Edmundo Sosa felt like a DFA candidate at the time of his trade, so I think most people expected Romero to be just a warm body. His career stats didn’t do much to change that perception.
I think he can be much better than that, though. This is what I said at the time of the trade.
JoJo Romero is an interesting arm. He gets decent rise on his four-seamer, good run on his sinker, and looks to have good two-plane movement on his slider.— Blake Newberry (@bt_newberry) July 30, 2022
He's still only 25 and has yet to put things at the MLB level. I like the arsenal and I'm excited to see what he can do.
Mainly, it’s the quality of his individual pitches that gives me hope. It remains to be seen how well his pitches complement each other (which arguably matters more), but I still like what he can offer.
After the trade, Romero made two appearances in Memphis and got a great review from Kyle Reis, who watches the minor leagues closely.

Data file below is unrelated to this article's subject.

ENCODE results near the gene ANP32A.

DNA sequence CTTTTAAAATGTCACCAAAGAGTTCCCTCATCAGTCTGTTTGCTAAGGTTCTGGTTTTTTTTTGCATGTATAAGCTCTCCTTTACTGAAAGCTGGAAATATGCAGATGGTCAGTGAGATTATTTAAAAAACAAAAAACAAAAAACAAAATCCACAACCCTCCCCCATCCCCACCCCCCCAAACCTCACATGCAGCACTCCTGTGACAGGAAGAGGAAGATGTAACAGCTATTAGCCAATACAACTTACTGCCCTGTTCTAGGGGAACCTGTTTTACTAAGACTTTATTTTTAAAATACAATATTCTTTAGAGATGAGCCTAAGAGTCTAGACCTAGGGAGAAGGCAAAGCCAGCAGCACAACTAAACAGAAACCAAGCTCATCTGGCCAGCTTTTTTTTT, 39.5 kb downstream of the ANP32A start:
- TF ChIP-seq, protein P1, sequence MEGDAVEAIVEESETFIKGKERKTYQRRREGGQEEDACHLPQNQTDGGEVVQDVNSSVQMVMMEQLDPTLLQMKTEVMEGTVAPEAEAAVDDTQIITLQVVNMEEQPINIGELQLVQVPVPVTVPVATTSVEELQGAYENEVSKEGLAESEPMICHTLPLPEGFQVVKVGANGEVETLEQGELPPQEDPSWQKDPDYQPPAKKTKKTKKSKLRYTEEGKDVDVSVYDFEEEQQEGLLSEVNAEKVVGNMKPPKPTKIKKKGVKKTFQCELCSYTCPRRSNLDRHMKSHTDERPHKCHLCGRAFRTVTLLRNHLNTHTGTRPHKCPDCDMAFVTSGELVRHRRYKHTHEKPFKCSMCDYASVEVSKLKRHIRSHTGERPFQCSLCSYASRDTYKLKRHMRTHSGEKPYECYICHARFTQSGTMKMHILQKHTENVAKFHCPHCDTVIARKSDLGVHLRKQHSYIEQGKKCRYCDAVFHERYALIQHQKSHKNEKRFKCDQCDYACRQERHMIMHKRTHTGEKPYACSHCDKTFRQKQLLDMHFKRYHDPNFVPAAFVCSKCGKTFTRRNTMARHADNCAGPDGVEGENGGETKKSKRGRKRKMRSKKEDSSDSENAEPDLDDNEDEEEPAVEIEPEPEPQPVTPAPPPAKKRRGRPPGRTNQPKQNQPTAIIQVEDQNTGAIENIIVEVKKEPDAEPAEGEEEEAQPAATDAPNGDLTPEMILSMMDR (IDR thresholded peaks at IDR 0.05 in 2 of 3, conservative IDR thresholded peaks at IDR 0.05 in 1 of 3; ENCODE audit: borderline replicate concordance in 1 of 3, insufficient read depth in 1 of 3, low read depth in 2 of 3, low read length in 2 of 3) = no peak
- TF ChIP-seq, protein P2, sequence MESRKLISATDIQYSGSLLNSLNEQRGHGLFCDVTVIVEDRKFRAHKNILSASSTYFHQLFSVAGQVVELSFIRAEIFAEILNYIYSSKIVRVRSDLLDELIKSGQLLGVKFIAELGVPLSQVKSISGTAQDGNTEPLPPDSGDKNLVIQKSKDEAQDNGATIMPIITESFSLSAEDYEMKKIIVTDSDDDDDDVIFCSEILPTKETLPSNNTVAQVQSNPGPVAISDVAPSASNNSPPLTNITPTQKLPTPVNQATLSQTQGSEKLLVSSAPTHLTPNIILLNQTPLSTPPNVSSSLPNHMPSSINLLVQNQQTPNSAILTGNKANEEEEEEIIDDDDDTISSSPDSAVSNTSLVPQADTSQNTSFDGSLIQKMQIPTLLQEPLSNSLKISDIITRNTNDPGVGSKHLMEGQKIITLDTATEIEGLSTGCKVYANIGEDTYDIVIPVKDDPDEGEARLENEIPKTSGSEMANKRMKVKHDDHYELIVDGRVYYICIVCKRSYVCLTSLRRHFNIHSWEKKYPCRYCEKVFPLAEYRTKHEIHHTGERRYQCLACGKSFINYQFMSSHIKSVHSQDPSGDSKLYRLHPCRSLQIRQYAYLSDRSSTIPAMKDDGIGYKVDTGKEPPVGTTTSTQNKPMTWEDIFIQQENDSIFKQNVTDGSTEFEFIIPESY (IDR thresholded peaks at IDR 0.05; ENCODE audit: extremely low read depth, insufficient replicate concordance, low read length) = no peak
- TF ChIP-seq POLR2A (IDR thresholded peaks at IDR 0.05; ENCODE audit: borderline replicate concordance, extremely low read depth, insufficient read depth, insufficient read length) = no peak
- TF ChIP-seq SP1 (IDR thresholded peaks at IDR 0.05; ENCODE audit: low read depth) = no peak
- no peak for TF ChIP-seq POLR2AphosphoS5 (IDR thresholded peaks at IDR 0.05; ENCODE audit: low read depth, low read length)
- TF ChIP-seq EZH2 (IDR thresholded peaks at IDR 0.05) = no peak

JoJo Romero has looked incredible in the very small sample of 3 IP for Memphis.— Kyle Reis (@kyler416) August 19, 2022
Then JoJo Romero threw three outstanding innings in his first two appearances with the Redbirds. He certainly looks like he could be a contributor down the stretch.
Now, before I go any further, I want to point out that there should be a massive small sample size warning plastered on JoJo Romero right now. He still has a ton to prove before he can be considered a reliable bullpen option.
As we all know, relievers are volatile and it takes more than a few good outings for someone to establish himself. I mean, just look at Genesis Cabrera. He threw 70 strong innings last year and he’s back in Memphis now. It would certainly be premature to call Romero a good reliever after 3 innings.